Monday, September 14, 2009

R - percentiles

I just needed to find some percentile thresholds and thought that it'd be easy with R. Well, it is!

So, load the data

data = seq(0,1,0.01);

Then you can get quantiles like so:


0% 25% 50% 75% 100%
0.00 0.25 0.50 0.75 1.00

and percentiles by using the vector argument to quantile (in this case I'm looking at the 0th to 1st percentile):

0% 0.1% 0.2% 0.3% 0.4% 0.5% 0.6% 0.7% 0.8% 0.9% 1%
0.000 0.001 0.002 0.003 0.004 0.005 0.006 0.007 0.008 0.009 0.010

Friday, September 11, 2009


Ever lost a terminal which had an active job running? Ever wanted to check in on what you'd been doing from home *and* wanted or needed the session history as well?

'screen' is your friend. If you're starting work that's important or that you may want to check from another machine it's a real time-saver. Have a look at the man page for more details than you can shake a stick at.

I've only been using it for a little while, so the only caveat I've found so far is that I have to remember to give the sessions a reasonable name before I start them. Otherwise, if you've got a lot of sessions, it's a time waster trying to find the right one. The '-t' flag sets the title for the default shell; more importantly the '-S' flag sets the session title. I've been using the same string for both (will probably set up an alias to deal with the duplication soon).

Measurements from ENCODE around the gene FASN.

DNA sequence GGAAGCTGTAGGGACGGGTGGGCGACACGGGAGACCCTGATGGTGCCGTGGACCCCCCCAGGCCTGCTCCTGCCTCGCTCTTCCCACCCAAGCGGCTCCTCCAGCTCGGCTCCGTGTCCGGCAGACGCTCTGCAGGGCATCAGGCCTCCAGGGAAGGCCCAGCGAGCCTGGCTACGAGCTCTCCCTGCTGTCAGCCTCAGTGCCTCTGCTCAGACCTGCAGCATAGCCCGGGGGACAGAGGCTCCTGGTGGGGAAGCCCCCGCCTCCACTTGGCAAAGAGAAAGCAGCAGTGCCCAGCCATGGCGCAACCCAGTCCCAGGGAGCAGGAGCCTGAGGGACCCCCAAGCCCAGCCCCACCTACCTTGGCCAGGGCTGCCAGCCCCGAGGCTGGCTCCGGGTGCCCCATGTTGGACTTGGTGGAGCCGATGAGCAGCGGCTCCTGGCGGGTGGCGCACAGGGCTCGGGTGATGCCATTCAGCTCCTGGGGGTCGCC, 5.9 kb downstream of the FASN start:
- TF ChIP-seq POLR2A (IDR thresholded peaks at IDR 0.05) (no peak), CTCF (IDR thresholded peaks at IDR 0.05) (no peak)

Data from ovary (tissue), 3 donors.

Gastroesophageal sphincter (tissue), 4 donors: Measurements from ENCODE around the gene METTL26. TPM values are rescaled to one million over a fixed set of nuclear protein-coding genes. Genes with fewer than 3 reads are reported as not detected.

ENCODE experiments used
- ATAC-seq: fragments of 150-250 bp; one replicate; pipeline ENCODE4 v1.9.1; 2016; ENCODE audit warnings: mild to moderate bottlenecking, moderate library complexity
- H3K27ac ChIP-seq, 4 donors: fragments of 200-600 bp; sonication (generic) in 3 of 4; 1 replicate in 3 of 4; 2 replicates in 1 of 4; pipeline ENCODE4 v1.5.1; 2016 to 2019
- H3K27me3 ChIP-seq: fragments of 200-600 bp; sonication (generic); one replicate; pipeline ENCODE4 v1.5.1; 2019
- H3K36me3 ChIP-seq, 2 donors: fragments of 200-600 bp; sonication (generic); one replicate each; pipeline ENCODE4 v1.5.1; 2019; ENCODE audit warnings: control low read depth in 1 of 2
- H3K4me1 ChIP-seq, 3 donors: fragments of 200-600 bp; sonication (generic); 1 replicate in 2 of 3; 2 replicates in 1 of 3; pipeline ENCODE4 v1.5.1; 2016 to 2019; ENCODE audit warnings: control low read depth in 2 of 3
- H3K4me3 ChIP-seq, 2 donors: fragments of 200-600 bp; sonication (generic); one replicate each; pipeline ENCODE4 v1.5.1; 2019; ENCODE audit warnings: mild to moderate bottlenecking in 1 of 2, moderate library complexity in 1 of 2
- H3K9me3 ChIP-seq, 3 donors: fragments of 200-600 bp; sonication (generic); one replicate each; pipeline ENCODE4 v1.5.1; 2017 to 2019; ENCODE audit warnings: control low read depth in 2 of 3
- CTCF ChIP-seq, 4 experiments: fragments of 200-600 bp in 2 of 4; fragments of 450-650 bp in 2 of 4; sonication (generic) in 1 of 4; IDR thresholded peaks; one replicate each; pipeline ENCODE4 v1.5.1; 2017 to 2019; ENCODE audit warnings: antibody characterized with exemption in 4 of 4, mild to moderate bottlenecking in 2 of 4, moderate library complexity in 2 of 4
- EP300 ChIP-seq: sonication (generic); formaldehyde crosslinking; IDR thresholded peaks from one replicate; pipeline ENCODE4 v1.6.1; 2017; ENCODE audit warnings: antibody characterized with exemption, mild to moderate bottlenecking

shell1> screen -t data_loading -S data_loading
shell2> screen -ls
There are screens on:
21802.data_loading (Attached)
20237.pts-10.hamilton (Attached)
1376.variance_analysis (Attached)
6639.pts-8.hamilton (Attached)
9881.cluster_jobs (Attached)
5 Sockets in /var/run/screen/S-paul.

You can see from the above listing that there are 5 sessions (all currently attached). There are two listings there with no session title and I have no idea what I'm doing in them... but for the other three it's obvious (at least to me).